Wisdom and Innocence: A Life Of G.K. Chesterton
© 1996 Joseph Pearce
“I cannot help but thinking you were England — the Merry, chivalrous, simple-hearted, fearless England that I loved.” – an old friend’s letter to Chesteron
Mention the name G.K. Chesterton today, and most who have a glimmer of recognition will venture that he was a Christian apologist. Chesterton was no theological pendant, however; at the peak of his career, which he still occupied at the time of his death, he was a bestselling author, editor, and journalist recognized by many as something unique. More than that, however, he was fun, with an amiability that led even his antagonists to maintain warm relations with him even as they heatedly debated through public newspapers. Pearce’s title, Wisdom and Innocence alludes to a core dynamic expressed in the life of Chesterton — the embrace of romance and reality, wonder and wisdom, faith and reason. The same man who could earn praise from medieval scholars for his biography of St. Thomas Aquinas and hold public debates against H.G. Wells and Bertrand Russell might just as easily entertain a house of small children single-handedly the same night, with equal joy.
Although Chesterton was baptized into the Anglican church, his parents were merely bowing to social convention when they brought him before the fount and priest; they were hazy Unitarians and spiritualists. In his youth, Chesterton experimented with the occult, becoming convinced that there was something more than the material world, and had a distinct appreciation for what we might now call the divine feminine. Chesterton did not write a Surprised by Joy equivalent about his embrace of Christianity via the Anglican church, but the tipping point occurred when he was beginning to teach and met a young nihilist who believed in nothing, not even the possibility of truth. Judging by letters Chesterton wrote thereafter, encountering this man was a staring-into-the-abyss movement that set him searching for meaning and order. He found it in the Anglo-Catholic movement of the Anglican church, and his sympathy for Catholicism would only strengthen over the years, until he finally converted and became one of the Church’s most vocal champions.
Chesterton didn’t unsheath his pen only to defend the Church on theological grounds, however. For him, the Catholic faith undergirded western civilization, and even the material expression of society – the organization of the means of production, for instance – -had a religious importance. From an early age Chesterton held the large industrialists of the day in contempt, and critiqued capitalism first from the left, and then later from Catholic theology. Marx may have cheered the fact that the family had been destroyed as an economic unit, but for Chesterton this was the crux of the problem. He objected and resented to the fact that so much land and property were pooling into the hands of a few titanic industrialists and their bankers. To take away a man’s economic independence, to reduce him to a proletarian laboring for nothing but money – to force him and his children to abandon a home for a hovel, and spend their energy for another besides improving their own home and familial enterprise, was to undermine human dignity and tarnish a creature made in the image of God. In general, Chesterton found modernity absurd, unhealthy, and (in the case of fascism) regressive. He regarded the strident nationalism of the early 20 century as a return to tribal barbarism, and a betrayal of the cosmopolitan aura of the Roman and Catholic world. His early denouncement of Hitler, at a time before democratic leaders were eying the ill-shaven Austrian with envy for his energy, earned Chesterton kudos after the evils of Hitler’s regime became apparent.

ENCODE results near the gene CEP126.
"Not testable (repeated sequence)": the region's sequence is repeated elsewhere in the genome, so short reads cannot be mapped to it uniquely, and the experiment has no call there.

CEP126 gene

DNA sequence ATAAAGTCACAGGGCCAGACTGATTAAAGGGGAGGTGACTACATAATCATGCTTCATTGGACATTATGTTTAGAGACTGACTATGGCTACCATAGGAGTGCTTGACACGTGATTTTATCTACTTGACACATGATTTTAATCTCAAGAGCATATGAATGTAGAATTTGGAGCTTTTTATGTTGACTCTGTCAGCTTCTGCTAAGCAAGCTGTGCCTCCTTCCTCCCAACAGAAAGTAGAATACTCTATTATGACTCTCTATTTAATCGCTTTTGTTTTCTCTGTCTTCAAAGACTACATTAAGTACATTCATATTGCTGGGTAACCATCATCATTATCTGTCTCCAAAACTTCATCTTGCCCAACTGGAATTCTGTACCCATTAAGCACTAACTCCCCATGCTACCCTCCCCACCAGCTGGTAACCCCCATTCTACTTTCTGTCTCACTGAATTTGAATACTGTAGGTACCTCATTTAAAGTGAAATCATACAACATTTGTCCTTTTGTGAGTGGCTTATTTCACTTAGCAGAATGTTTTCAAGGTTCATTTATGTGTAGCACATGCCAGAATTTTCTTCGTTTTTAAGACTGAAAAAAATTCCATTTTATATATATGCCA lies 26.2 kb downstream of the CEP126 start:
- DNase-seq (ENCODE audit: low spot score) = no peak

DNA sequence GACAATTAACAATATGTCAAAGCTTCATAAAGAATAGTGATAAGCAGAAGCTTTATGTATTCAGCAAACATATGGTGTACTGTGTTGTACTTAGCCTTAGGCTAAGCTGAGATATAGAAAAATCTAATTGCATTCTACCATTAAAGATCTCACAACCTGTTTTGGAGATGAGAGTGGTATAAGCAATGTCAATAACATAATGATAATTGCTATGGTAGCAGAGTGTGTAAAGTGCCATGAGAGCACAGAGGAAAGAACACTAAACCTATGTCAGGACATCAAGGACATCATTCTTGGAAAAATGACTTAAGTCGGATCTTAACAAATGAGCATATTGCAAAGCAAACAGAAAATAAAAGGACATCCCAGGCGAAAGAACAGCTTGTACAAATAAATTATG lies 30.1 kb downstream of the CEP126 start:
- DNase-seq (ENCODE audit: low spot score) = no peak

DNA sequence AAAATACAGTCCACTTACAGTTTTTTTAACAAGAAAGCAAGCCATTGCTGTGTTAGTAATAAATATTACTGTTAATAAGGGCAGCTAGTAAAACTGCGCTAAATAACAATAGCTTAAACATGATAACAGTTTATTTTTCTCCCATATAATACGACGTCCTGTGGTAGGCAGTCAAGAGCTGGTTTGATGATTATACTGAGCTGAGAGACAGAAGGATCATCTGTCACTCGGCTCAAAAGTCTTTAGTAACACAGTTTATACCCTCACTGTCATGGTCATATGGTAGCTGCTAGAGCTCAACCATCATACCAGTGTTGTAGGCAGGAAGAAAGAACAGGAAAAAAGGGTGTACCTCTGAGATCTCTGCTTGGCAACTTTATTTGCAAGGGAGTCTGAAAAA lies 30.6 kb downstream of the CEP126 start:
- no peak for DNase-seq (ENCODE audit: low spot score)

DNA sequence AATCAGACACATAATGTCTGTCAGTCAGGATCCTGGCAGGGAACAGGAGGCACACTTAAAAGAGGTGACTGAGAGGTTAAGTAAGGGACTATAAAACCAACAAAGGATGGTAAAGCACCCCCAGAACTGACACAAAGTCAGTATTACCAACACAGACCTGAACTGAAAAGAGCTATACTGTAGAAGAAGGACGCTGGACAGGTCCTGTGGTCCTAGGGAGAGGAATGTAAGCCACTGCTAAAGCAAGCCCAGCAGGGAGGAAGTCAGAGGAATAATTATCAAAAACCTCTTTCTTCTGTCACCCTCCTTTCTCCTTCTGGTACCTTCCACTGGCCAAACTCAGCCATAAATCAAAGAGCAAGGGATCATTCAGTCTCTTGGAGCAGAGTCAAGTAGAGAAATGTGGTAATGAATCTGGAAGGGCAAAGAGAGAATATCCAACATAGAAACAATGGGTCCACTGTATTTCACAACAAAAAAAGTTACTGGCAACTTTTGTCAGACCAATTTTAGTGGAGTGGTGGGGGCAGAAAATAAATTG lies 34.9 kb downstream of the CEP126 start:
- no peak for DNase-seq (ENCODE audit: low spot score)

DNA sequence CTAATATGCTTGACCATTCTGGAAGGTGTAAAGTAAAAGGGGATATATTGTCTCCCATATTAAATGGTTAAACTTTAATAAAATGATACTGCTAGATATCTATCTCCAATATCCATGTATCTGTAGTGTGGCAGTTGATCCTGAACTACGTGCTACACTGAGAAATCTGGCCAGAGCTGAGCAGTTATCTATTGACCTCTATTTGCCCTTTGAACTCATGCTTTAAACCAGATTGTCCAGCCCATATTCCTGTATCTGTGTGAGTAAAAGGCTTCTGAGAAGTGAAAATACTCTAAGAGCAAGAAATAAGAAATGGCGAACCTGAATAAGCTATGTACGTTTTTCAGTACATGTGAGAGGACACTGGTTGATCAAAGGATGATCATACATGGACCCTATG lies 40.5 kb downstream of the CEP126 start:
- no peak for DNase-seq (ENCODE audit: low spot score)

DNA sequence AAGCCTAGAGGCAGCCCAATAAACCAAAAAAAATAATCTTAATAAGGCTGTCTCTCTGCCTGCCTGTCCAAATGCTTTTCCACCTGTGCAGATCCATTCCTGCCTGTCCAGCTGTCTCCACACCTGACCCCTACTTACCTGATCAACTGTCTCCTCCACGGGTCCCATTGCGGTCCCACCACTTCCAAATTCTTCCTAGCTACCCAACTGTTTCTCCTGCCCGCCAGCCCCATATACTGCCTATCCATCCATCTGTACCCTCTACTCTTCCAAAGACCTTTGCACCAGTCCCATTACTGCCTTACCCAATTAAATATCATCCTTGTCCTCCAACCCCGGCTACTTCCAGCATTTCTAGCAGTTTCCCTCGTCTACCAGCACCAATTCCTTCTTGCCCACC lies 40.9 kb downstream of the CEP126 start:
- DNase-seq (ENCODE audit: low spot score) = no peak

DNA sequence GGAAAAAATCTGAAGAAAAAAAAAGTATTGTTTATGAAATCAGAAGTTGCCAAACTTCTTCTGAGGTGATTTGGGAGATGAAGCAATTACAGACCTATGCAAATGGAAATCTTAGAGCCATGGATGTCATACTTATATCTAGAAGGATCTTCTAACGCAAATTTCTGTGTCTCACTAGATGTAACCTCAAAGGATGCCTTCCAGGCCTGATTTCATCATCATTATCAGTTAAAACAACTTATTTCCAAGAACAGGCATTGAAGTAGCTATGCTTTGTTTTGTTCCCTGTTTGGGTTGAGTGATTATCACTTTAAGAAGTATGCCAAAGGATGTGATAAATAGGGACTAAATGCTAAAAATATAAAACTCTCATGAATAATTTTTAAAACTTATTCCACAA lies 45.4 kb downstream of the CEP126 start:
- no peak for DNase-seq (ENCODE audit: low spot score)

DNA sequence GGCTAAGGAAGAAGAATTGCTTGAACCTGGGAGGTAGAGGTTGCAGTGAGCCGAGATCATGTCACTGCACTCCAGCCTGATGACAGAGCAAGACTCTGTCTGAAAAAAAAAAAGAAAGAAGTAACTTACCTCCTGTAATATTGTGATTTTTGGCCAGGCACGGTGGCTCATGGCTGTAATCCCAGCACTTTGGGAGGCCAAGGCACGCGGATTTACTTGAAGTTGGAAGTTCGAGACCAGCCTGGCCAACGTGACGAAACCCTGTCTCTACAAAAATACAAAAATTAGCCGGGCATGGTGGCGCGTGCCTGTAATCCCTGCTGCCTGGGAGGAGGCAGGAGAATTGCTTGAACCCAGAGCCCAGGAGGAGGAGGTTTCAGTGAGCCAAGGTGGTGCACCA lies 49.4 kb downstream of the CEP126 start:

Wisdom and Innocence is an incredible biography, a review of not only GKC’s life, but his work. Pearce is exhaustive, poring into Chesterton’s poetry and smaller stories as well. Pearce also visits Chesterton in the company of his friends and rivals. Chesterton and an Anglo-French writer named Hillaire Belloc were especially close, united in their love for their faith, literature, and wine, and Chesterton himself inspired many who became friends His two chief friendly antagonists were George Bernard Shaw and H.G. Wells, who shared his concern about the power of tycoons but little else. This book is nearly as big as its subject, and well worth reading for anyone who has a serious interest in Chesterton. The depth which it goes into may be a little much for very casual readers, however: it had chops scholarly enough to merit Aleksandr Solzhenitsyn granting Pearce an interview for his later biography, Solzhenitsyn: A Life in Exile.